Exotic Ecuador is a land of volcanoes, rainforests, colonial architecture, Inca ruins and Indian markets. But its most precious jewels are the wild and rugged UNESCO-protected Galapagos Islands, their name synonymous with the celebration of the diversity of species on Earth.
Located 1,000 kilometres (600 miles) off the coast of Ecuador, the Galapagos archipelago consists of some 19 islands and more than 40 islets, created six million years ago when they emerged from the Pacific in a flurry of volcanic activity.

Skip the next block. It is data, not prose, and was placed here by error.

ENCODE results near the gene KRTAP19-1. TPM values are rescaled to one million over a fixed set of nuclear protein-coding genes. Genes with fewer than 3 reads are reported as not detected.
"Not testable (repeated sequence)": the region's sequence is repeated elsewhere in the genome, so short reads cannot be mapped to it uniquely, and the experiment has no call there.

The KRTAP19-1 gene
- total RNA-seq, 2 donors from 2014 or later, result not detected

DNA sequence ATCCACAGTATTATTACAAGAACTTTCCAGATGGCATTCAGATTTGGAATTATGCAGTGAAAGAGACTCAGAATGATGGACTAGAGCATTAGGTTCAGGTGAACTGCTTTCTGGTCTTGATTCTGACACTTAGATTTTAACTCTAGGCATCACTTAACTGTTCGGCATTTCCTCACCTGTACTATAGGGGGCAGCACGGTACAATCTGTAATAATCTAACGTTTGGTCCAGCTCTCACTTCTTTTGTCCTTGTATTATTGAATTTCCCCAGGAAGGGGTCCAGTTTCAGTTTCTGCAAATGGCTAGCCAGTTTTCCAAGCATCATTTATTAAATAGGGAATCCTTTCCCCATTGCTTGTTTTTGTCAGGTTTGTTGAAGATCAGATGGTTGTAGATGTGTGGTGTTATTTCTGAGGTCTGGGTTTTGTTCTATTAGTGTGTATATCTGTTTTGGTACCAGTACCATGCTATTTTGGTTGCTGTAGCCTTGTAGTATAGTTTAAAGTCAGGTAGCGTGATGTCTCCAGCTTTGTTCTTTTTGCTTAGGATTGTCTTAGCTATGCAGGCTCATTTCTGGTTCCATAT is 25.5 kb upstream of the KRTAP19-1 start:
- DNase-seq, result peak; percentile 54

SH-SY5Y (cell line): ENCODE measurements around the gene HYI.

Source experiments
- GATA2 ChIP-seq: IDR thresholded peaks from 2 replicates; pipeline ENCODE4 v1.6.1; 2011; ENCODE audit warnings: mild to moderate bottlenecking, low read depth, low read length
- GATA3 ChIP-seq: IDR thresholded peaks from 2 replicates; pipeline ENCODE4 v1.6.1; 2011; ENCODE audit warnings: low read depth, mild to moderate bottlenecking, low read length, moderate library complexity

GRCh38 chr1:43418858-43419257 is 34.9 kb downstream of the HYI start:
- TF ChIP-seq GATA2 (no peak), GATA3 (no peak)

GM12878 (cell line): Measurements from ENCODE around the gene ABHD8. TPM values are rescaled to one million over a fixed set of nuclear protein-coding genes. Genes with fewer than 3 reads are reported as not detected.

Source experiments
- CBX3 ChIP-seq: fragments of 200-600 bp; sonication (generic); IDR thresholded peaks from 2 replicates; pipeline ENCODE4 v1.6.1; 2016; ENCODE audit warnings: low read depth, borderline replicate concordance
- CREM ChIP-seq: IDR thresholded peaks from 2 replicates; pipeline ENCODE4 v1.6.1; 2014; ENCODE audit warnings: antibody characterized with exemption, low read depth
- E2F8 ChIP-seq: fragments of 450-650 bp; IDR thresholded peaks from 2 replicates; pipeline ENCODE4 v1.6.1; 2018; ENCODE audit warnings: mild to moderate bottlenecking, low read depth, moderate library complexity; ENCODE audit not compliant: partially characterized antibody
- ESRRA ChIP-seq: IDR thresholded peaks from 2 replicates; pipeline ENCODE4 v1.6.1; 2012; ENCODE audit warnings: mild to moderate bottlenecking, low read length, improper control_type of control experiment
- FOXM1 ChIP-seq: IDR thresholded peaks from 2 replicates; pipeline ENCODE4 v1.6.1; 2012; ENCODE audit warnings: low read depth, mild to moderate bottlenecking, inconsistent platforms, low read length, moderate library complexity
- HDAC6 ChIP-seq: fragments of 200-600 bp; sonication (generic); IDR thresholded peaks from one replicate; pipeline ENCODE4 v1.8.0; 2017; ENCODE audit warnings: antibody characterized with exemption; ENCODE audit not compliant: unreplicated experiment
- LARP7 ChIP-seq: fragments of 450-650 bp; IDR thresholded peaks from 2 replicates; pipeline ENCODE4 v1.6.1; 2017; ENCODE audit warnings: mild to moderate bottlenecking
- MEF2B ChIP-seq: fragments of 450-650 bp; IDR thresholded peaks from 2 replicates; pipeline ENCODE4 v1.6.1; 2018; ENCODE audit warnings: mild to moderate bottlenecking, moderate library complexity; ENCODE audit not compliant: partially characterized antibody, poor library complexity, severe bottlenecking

Each island forms a unique ecosystem, a series of specialised relationships that have adapted to the volcanic nature of these isolated islands. As a result, the Galapagos Islands are home to a wide variety of endemic species. From albatrosses to sea lions, pelicans to iguanas, cormorants, flamingoes, sharks, whales and the tortoises that gave the islands their name - there is jaw-dropping wildlife in action at every turn.